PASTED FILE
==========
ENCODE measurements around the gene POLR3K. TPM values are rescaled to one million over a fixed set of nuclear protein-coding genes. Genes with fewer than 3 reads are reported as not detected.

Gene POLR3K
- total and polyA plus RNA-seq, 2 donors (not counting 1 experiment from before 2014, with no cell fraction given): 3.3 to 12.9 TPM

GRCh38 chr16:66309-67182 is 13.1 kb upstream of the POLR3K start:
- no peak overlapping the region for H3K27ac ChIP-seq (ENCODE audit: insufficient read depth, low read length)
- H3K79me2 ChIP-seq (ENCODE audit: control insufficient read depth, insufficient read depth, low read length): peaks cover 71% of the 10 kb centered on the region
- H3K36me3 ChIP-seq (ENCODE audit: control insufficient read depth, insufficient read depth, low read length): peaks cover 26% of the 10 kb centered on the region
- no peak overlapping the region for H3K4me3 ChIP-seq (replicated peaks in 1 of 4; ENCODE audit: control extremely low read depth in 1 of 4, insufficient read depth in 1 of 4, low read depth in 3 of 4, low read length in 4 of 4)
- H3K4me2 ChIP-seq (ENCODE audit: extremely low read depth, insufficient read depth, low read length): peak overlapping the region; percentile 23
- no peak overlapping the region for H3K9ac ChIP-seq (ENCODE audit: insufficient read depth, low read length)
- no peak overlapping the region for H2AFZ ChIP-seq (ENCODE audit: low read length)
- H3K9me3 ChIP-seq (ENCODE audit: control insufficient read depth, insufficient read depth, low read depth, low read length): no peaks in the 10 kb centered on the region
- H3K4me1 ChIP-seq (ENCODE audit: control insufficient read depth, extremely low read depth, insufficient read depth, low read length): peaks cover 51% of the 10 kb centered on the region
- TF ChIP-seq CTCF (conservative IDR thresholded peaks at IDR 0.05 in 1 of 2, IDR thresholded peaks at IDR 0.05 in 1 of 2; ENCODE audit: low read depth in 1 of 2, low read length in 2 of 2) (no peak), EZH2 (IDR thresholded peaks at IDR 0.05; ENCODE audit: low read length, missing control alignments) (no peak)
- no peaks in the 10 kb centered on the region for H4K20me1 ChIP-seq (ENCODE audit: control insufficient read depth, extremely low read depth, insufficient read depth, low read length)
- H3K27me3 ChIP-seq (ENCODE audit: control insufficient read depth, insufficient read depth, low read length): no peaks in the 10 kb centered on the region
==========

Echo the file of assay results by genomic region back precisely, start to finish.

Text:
ENCODE measurements around the gene POLR3K. TPM values are rescaled to one million over a fixed set of nuclear protein-coding genes. Genes with fewer than 3 reads are reported as not detected.

Gene POLR3K
- total and polyA plus RNA-seq, 2 donors (not counting 1 experiment from before 2014, with no cell fraction given): 3.3 to 12.9 TPM

GRCh38 chr16:66309-67182 is 13.1 kb upstream of the POLR3K start:
- no peak overlapping the region for H3K27ac ChIP-seq (ENCODE audit: insufficient read depth, low read length)
- H3K79me2 ChIP-seq (ENCODE audit: control insufficient read depth, insufficient read depth, low read length): peaks cover 71% of the 10 kb centered on the region
- H3K36me3 ChIP-seq (ENCODE audit: control insufficient read depth, insufficient read depth, low read length): peaks cover 26% of the 10 kb centered on the region
- no peak overlapping the region for H3K4me3 ChIP-seq (replicated peaks in 1 of 4; ENCODE audit: control extremely low read depth in 1 of 4, insufficient read depth in 1 of 4, low read depth in 3 of 4, low read length in 4 of 4)
- H3K4me2 ChIP-seq (ENCODE audit: extremely low read depth, insufficient read depth, low read length): peak overlapping the region; percentile 23
- no peak overlapping the region for H3K9ac ChIP-seq (ENCODE audit: insufficient read depth, low read length)
- no peak overlapping the region for H2AFZ ChIP-seq (ENCODE audit: low read length)
- H3K9me3 ChIP-seq (ENCODE audit: control insufficient read depth, insufficient read depth, low read depth, low read length): no peaks in the 10 kb centered on the region
- H3K4me1 ChIP-seq (ENCODE audit: control insufficient read depth, extremely low read depth, insufficient read depth, low read length): peaks cover 51% of the 10 kb centered on the region
- TF ChIP-seq CTCF (conservative IDR thresholded peaks at IDR 0.05 in 1 of 2, IDR thresholded peaks at IDR 0.05 in 1 of 2; ENCODE audit: low read depth in 1 of 2, low read length in 2 of 2) (no peak), EZH2 (IDR thresholded peaks at IDR 0.05; ENCODE audit: low read length, missing control alignments) (no peak)
- no peaks in the 10 kb centered on the region for H4K20me1 ChIP-seq (ENCODE audit: control insufficient read depth, extremely low read depth, insufficient read depth, low read length)
- H3K27me3 ChIP-seq (ENCODE audit: control insufficient read depth, insufficient read depth, low read length): no peaks in the 10 kb centered on the region